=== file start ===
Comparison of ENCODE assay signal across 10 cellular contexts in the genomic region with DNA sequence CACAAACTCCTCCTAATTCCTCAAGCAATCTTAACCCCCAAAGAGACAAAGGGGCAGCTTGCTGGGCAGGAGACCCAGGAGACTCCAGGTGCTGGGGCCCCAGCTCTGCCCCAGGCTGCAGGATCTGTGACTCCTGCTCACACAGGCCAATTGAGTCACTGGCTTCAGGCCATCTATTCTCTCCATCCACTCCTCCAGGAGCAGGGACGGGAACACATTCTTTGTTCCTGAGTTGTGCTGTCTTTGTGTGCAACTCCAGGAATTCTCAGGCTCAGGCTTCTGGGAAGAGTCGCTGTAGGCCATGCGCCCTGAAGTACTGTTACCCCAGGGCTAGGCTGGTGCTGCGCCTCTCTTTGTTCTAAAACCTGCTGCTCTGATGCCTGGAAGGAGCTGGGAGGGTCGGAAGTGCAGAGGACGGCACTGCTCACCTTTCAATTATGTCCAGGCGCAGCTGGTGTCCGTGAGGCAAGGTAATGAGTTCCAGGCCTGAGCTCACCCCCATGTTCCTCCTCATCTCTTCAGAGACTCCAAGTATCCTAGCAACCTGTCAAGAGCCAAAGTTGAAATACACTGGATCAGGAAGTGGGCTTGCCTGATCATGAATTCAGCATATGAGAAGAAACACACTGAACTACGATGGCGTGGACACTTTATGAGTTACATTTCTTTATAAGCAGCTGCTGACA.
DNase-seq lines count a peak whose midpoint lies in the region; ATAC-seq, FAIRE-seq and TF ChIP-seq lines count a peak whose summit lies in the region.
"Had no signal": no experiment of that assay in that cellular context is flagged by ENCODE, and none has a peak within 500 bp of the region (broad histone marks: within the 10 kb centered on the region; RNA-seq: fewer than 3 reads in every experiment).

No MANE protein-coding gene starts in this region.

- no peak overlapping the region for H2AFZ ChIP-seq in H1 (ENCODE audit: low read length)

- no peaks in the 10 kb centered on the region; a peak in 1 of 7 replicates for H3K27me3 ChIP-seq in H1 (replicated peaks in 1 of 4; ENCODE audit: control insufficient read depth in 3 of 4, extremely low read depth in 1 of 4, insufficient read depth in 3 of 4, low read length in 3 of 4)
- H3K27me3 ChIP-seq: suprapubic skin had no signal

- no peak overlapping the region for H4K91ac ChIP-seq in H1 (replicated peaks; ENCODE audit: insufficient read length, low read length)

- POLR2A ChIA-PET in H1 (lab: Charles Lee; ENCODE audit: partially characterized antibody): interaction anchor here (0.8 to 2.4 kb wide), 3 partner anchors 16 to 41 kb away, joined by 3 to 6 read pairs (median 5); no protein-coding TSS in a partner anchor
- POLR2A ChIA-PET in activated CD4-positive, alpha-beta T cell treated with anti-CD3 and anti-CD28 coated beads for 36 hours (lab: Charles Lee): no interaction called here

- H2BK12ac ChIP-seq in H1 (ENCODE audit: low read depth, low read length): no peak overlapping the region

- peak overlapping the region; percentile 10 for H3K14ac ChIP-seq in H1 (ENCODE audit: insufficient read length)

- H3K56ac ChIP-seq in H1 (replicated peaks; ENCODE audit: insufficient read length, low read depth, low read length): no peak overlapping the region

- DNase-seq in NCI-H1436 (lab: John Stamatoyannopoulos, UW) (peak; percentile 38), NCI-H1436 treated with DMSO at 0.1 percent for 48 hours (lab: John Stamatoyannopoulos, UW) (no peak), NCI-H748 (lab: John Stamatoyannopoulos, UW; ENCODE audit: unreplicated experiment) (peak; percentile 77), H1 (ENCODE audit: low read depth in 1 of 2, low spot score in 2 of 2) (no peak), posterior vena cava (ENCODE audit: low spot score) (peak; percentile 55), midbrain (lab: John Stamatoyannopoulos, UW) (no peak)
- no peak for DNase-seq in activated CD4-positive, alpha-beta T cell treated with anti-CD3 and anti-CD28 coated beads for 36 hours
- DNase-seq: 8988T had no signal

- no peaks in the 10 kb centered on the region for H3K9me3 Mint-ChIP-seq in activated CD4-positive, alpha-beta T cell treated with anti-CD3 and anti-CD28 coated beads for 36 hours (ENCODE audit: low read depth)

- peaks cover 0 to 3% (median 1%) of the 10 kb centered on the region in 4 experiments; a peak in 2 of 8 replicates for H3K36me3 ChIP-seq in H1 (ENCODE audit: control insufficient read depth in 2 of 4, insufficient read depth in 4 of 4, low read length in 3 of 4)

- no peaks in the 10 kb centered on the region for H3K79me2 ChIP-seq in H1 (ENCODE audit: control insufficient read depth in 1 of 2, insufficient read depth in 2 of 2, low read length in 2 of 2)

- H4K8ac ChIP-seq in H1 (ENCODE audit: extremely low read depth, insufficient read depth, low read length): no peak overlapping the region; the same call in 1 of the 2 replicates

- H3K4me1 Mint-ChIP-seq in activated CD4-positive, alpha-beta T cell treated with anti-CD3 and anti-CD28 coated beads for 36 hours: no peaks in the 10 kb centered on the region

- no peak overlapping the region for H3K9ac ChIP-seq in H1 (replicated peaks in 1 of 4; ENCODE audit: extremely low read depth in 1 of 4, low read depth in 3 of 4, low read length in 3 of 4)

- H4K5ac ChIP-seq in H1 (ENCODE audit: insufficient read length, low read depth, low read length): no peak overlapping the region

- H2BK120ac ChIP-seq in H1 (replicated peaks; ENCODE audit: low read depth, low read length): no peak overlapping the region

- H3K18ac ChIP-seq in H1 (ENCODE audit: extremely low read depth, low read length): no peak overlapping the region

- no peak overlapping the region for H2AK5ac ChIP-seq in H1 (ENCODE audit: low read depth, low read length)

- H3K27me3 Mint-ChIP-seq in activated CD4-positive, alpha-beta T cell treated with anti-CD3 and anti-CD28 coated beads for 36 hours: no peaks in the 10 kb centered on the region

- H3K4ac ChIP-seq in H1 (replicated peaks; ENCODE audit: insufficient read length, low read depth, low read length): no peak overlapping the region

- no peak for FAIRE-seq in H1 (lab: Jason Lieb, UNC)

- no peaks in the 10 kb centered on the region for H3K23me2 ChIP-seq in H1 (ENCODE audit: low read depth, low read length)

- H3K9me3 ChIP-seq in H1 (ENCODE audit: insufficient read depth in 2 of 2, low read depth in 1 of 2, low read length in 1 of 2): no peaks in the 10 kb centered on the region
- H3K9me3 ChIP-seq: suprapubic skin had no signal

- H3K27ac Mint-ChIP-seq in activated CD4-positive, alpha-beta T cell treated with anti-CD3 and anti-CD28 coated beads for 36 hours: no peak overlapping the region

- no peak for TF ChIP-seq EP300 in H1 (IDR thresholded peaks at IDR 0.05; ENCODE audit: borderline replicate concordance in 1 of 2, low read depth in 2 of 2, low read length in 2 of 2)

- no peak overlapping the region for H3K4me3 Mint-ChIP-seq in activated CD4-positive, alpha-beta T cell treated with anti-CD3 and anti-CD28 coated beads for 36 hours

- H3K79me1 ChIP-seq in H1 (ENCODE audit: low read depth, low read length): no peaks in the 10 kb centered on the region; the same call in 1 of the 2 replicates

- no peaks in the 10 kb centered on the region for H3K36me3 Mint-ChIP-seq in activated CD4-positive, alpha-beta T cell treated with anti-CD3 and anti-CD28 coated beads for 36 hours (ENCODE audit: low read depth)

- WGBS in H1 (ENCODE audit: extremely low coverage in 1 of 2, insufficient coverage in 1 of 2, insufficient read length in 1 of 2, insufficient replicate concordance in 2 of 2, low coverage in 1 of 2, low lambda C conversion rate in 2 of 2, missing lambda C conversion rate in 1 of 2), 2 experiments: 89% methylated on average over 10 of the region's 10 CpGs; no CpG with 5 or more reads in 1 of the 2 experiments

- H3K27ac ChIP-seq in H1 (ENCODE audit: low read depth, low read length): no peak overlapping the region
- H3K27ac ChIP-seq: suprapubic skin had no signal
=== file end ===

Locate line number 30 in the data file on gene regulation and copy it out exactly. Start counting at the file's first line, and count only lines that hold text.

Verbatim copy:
- no peaks in the 10 kb centered on the region for H3K23me2 ChIP-seq in H1 (ENCODE audit: low read depth, low read length)